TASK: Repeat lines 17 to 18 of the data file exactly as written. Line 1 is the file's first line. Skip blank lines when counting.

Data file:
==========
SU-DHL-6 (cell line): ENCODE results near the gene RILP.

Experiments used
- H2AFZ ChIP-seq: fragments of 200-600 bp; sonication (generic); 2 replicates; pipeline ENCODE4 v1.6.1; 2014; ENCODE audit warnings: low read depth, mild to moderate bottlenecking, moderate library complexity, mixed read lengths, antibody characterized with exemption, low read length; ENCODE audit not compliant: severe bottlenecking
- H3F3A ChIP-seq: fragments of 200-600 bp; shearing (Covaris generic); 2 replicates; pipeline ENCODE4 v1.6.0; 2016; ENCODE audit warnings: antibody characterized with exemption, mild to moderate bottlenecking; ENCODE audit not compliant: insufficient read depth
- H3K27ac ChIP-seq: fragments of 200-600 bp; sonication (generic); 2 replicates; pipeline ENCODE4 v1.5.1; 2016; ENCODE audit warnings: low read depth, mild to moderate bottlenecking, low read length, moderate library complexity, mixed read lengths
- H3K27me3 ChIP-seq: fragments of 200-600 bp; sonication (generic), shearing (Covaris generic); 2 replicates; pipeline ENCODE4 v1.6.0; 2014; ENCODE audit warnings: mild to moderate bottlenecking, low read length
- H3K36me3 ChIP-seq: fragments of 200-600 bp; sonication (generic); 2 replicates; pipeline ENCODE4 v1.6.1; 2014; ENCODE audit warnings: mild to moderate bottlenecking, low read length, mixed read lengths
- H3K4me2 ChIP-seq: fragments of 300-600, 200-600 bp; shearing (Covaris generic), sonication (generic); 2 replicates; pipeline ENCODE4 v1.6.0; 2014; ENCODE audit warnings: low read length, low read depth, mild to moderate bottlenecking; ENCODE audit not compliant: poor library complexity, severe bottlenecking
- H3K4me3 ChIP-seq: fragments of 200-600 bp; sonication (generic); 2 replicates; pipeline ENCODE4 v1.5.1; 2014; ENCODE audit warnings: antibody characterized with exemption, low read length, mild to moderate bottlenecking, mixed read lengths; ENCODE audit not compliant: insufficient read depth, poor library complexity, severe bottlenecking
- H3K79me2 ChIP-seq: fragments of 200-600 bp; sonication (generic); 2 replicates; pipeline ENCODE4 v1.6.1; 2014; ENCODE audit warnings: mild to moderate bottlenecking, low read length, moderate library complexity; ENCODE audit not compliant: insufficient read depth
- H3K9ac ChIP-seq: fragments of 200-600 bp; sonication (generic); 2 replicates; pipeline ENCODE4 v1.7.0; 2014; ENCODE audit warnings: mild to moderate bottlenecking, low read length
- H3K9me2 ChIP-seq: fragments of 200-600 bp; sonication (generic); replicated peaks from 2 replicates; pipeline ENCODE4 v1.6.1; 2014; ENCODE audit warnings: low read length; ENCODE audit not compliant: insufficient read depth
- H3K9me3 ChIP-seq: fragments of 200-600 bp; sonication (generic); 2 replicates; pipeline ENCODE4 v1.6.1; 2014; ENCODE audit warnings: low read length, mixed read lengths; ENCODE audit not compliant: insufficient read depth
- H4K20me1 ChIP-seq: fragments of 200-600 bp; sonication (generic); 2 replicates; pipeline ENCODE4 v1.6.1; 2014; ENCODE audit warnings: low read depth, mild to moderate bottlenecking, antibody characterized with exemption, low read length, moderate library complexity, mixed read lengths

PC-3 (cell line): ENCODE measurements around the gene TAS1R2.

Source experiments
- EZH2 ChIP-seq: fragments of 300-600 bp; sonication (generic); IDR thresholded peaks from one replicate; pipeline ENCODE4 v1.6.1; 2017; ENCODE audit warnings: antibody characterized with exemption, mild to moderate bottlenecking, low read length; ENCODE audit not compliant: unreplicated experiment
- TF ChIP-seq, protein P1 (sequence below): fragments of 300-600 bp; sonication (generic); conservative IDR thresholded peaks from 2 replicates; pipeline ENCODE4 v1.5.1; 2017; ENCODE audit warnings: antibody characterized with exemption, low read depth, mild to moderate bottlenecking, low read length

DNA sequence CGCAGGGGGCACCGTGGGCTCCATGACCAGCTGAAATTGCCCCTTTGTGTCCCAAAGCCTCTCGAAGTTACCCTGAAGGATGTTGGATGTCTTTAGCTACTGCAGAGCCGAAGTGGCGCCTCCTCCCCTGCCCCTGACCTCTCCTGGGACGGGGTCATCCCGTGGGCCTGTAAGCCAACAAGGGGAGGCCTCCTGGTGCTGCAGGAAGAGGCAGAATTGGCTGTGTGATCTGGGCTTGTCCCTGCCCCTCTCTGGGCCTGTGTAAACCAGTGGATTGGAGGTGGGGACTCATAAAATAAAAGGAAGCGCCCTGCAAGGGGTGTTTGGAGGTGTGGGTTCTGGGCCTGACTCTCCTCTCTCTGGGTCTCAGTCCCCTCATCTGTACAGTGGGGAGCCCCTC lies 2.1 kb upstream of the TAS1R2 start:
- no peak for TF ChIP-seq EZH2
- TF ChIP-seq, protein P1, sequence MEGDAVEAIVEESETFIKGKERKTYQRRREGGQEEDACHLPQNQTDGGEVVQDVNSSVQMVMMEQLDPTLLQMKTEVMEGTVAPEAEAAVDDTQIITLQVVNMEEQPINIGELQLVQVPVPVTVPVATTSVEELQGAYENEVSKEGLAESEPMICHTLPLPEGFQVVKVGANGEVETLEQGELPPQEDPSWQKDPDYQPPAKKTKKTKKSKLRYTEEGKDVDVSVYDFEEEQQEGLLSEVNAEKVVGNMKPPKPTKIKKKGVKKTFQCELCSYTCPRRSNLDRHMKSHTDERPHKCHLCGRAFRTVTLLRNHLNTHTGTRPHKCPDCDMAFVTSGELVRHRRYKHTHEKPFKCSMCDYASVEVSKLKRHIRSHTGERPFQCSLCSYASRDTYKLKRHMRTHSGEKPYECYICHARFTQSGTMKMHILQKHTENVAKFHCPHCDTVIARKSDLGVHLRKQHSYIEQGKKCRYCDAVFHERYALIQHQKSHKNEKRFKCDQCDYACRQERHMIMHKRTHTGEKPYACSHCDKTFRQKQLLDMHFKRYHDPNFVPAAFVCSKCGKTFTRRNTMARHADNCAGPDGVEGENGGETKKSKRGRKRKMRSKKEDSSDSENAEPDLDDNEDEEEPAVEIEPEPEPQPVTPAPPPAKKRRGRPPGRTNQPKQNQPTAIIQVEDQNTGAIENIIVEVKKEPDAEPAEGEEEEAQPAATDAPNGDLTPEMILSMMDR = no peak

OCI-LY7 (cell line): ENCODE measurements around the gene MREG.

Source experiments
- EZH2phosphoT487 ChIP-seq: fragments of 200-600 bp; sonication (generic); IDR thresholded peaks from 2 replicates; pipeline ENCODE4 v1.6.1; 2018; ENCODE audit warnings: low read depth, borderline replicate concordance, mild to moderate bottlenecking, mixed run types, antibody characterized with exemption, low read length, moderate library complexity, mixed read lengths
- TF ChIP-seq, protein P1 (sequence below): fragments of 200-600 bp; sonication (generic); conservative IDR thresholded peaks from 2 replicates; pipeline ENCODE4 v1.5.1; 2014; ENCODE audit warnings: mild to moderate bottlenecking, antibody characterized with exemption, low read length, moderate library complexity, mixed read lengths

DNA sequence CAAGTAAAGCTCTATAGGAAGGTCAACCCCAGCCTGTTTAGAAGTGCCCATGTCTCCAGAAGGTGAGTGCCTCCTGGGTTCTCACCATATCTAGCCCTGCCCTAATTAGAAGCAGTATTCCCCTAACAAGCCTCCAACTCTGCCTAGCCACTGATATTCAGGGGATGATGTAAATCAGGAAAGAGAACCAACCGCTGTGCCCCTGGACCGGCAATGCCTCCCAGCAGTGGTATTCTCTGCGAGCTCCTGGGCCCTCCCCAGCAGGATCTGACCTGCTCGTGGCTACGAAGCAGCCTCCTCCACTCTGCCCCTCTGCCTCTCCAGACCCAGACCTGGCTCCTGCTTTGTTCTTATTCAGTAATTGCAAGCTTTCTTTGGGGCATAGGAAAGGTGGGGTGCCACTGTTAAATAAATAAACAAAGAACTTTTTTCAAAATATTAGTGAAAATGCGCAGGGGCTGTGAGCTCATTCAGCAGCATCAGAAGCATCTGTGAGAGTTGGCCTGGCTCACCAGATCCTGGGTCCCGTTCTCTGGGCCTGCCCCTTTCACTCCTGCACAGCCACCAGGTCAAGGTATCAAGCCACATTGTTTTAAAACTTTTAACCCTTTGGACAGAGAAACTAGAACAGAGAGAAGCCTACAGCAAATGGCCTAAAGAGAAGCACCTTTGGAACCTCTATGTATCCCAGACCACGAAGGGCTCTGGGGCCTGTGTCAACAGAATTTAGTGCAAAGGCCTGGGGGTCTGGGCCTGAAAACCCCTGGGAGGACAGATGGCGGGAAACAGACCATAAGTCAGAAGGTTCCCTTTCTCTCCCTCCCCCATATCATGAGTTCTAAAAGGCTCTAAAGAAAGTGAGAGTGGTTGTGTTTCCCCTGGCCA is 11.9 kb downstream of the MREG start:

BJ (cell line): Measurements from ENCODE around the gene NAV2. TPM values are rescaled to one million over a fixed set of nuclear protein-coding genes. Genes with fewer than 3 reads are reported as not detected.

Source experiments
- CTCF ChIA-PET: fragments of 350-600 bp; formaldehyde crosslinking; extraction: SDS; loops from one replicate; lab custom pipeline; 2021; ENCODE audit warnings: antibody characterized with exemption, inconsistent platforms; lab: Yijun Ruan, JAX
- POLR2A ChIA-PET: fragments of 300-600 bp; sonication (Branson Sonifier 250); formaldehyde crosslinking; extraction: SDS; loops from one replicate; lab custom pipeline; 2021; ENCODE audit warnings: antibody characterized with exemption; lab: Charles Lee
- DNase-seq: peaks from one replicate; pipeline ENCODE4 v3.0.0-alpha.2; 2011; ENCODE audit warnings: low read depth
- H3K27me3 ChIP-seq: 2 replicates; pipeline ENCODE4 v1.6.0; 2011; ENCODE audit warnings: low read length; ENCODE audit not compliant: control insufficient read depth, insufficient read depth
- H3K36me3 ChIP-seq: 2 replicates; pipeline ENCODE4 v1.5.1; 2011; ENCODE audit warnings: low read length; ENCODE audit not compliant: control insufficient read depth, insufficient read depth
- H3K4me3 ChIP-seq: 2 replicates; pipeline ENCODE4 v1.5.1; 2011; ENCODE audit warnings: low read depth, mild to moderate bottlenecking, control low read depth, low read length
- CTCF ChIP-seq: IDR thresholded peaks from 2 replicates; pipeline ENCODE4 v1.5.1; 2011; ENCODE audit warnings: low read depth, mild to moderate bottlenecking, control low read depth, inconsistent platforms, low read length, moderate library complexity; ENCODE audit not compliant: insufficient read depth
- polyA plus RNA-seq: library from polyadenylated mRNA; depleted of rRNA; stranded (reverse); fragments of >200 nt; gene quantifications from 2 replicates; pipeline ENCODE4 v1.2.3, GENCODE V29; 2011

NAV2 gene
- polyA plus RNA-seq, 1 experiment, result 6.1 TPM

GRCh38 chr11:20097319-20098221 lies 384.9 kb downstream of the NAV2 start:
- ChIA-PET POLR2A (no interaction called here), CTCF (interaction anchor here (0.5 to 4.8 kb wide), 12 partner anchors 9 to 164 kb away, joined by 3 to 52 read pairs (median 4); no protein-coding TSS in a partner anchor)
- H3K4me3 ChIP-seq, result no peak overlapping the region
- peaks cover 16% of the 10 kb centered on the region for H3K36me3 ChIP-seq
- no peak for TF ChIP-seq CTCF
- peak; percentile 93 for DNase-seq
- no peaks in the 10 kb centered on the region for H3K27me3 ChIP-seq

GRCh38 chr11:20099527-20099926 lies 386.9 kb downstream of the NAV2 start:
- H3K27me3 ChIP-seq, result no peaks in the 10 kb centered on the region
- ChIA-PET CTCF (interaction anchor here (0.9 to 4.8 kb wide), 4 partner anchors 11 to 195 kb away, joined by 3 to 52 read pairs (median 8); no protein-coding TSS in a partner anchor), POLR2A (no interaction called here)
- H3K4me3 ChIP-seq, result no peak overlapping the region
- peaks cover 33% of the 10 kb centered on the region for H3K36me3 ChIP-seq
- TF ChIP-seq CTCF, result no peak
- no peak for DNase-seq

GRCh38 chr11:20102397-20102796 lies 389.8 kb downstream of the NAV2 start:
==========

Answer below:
- EZH2 ChIP-seq: fragments of 300-600 bp; sonication (generic); IDR thresholded peaks from one replicate; pipeline ENCODE4 v1.6.1; 2017; ENCODE audit warnings: antibody characterized with exemption, mild to moderate bottlenecking, low read length; ENCODE audit not compliant: unreplicated experiment
- TF ChIP-seq, protein P1 (sequence below): fragments of 300-600 bp; sonication (generic); conservative IDR thresholded peaks from 2 replicates; pipeline ENCODE4 v1.5.1; 2017; ENCODE audit warnings: antibody characterized with exemption, low read depth, mild to moderate bottlenecking, low read length